With the prospects of U.S. military involvement in Iraq and maybe Syria growing, the U.S. doesn't need a problem with Israel. Indeed, the Israelis remain central to matters relating to peace and war. And Obama knows it.
Key Arab actors are worse: It's politically incorrect and terribly inconvenient for critics of Israel to admit, but the most effective talking points for the pro-Israel case are the key Arab actors who make Israel's behavior appear mild by comparison. U.S. opinion polls continue to show strong support for Israel, partly because of the behavior of Arab actors. It started with 9/11 and Al Qaeda and got worse as the Arab spring devolved into violence, terror and state repression. When you consider Egypt (under the Muslim Brotherhood or the military), Syrian President Bashar Assad's bloody rule and his use of chemical weapons, and the Islamic State, the sharp contrast between a stable, democratic and pro-Western Israel (occupier of the West Bank or not) and an Arab world melting down into cascading violence and extremism makes the pro-Israel case.
Throw in Hamas, which the Obama administration sees as a terrorist organization, and you begin to see just how tough it is for the administration to beat up on the Israelis.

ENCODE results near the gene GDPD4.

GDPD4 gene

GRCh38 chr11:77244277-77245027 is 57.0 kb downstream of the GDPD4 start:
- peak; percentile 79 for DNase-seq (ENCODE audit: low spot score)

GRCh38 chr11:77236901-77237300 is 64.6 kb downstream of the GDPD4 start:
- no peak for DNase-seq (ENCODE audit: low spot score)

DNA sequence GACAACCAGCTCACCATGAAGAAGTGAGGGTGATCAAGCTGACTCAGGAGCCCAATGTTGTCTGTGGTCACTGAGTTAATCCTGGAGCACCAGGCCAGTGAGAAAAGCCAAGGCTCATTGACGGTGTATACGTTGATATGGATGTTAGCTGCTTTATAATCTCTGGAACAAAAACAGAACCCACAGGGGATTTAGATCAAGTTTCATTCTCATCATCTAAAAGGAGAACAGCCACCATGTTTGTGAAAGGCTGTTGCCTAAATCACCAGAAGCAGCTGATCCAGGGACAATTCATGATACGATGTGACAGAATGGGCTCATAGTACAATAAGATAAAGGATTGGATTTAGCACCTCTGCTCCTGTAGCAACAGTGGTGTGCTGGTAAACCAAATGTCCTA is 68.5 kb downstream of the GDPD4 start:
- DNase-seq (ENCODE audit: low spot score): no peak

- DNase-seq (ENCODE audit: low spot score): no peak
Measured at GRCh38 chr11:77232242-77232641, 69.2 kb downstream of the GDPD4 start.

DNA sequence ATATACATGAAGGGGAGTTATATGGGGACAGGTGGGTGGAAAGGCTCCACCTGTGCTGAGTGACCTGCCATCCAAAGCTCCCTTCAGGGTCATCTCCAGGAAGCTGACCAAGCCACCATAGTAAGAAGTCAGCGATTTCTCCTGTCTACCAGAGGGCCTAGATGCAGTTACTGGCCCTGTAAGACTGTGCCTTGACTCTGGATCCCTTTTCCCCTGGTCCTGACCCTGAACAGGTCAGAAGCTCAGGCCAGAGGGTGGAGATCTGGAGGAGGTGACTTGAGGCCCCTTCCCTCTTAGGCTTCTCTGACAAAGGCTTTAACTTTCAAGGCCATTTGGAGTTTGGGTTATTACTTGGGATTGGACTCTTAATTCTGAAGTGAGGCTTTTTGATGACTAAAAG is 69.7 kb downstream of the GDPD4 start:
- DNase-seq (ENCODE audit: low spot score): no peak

Andrew Kohut of the Pew Research Center, who has been watching the U.S. public and Israel for a long time, made the powerful point to me in an interview in 2008 that only once has he detected the possibility of a real downturn in U.S.-Israel ties. And that was when Americans saw in Anwar Sadat an Arab hero to whom they could relate. Suffice to say, there aren't any Arab heroes like him around today.
Obama can't afford a fight now: Fighting with Israel is a reality for any American president who wants to get stuff done, particularly on the peace issue. But you need to make sure the fight is productive and the timing is right. Obama has fewer than a 1,000 days left in his presidency, and he has his hands full at home and abroad. Midterms are coming. The Democrats could well lose both the House and Senate. The last thing he needs is a fight with a U.S. ally with powerful friends in Washington unless that fight is really worth something. And what is worth a fight right now? The defunct peace process? The Iranian mullahs? Hamas?
The answer is that for a besieged president, there's not much point in making the U.S.-Israel relationship any worse.
The two nations have managed to muddle through serious crises before because the fundamentals of the relationship were more sound than not. More than likely that will happen here too. But don't look for this odd couple to somehow kiss and make up. Only one thing will really fix the Obama-Netanyahu relationship. And that's when they both leave office.
Aaron David Miller, a vice president at the Woodrow Wilson International Center for Scholars, served as a Middle East negotiator in Republican and Democratic administrations. His book "The End Of Greatness: Why America Can't Have (And Doesn't Want) Another Great President" will be published in October.